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Except that that site doesn't have a huge sample variation. I checked on that site when looking at mine, and it said "way too high" but when I measured it, it came in about 100V less. However, when in doubt, use a safe-sync.
 

HarryS

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General "rule of thumb" I last saw was that trigger voltage for modern digital cameras should not exceed 5v. Older Vivitar 283/285 can have a trigger voltage as high as 230v. so they should be used only with the Wein Safe Sync or when "slaved" with a slave tripping device.
My Vivitar 283 was like 200 volts with 1.2 volt nimh AA's, but went to 270 volts on 1,5 volt lithiums My old Olympus E300 was rated for 250 volts like the E1, and I knew that there was likely 50-100 volts of margin in the design, but I saw no reason to risk my $900 camera for a $9 flash.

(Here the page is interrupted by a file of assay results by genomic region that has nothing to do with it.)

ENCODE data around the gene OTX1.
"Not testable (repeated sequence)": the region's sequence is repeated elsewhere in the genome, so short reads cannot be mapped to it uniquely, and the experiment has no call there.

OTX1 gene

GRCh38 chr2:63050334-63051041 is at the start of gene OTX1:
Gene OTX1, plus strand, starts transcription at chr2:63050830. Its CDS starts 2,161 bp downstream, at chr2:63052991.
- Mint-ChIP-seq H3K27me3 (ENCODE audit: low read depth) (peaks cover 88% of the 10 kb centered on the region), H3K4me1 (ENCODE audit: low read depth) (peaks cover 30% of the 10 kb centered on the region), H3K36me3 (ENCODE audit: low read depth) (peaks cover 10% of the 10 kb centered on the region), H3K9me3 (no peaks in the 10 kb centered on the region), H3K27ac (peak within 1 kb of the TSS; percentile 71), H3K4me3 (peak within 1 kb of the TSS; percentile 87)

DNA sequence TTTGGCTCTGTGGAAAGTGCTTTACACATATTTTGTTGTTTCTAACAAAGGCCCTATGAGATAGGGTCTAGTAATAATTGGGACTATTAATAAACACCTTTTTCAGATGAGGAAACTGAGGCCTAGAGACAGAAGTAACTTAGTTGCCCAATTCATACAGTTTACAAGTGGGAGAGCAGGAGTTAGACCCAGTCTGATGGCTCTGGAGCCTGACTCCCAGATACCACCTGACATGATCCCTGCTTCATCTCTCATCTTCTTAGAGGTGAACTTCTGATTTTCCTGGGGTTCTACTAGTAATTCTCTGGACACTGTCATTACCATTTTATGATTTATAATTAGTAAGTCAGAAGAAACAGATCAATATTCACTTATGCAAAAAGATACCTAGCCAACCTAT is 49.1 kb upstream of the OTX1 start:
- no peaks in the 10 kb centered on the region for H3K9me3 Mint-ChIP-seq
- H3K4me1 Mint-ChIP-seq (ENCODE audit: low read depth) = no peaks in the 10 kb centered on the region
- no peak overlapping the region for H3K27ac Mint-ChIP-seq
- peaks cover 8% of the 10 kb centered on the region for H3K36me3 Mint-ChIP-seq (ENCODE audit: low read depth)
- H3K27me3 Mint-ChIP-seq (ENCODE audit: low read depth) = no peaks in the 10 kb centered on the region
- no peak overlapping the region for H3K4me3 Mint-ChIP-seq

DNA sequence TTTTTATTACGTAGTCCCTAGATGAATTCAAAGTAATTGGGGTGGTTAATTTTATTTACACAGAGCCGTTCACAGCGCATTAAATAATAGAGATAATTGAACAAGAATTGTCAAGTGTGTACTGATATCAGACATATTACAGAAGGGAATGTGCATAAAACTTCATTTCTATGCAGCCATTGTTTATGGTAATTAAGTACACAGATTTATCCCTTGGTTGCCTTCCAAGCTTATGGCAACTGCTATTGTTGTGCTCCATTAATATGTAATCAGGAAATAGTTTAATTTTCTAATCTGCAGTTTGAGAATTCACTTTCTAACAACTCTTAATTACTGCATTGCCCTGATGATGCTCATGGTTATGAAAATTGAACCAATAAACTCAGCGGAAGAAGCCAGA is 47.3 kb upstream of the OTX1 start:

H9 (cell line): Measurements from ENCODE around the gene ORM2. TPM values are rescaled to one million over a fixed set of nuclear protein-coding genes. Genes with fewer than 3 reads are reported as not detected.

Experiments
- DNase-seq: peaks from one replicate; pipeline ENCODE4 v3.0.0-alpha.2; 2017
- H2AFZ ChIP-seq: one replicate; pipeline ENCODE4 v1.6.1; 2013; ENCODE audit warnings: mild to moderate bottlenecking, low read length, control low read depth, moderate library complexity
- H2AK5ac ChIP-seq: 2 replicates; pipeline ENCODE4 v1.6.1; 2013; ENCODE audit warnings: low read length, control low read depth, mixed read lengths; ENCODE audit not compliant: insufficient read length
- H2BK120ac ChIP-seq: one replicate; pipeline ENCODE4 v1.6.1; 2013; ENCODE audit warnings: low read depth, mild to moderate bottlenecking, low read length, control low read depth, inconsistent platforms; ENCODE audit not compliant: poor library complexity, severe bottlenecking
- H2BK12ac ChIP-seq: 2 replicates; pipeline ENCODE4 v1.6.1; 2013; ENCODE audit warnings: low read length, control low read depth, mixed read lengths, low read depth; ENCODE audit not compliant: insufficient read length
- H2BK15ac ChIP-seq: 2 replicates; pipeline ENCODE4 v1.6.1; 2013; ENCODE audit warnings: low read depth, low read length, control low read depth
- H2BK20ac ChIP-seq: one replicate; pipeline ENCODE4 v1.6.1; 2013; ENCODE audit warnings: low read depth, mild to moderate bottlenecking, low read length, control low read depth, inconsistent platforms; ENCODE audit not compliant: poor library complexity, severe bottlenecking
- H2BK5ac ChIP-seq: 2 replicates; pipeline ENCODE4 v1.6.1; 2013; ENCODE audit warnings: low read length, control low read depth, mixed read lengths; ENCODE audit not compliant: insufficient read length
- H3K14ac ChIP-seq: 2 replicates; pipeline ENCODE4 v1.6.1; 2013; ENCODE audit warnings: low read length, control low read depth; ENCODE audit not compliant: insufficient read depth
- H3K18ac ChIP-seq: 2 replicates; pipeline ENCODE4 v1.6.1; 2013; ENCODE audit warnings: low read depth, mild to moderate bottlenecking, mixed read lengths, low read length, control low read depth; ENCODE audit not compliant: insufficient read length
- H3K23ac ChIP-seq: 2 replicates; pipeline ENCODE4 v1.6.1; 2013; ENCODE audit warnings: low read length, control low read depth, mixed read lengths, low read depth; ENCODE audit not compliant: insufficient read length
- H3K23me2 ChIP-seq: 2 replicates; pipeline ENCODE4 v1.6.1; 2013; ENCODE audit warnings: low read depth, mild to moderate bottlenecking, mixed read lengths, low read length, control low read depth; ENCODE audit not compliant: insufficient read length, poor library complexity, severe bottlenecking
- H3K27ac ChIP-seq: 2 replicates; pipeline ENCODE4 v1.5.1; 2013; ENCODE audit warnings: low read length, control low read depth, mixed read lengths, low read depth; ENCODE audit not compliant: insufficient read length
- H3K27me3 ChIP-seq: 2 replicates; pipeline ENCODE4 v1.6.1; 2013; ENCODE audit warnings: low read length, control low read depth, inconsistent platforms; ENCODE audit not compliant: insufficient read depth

Also, never trust what a rep tells you, unless he is reading from the owners manual. Many of them just pass on stuff they hear. If a camera is misfiring on a 90 volts, it means the drive transistor can't handle the voltage. One of my earliest projects as an engineer (back around 1971) was collecting data to prove to our VP that we couldn't reliably drive solenoids with our IC technology. I blew up a few hundred chips for him.






.
 

fortwodriver

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My Vivitar 283 was like 200 volts with 1.2 volt nimh AA's, but went to 270 volts on 1,5 volt lithiums My old Olympus E300 was rated for 250 volts like the E1, and I knew that there was likely 50-100 volts of margin in the design, but I saw no reason to risk my $900 camera for a $9 flash.
.
My Dad's Vivitar 273 (it predated the 283) tested at about 470V... Insane. My 285HV gives me about 6 volts. Some people, when they test these, don't wait for the charging circuit to cut off and go into top-up mode. If you don't do that on these flashes you can get an inaccurately low reading.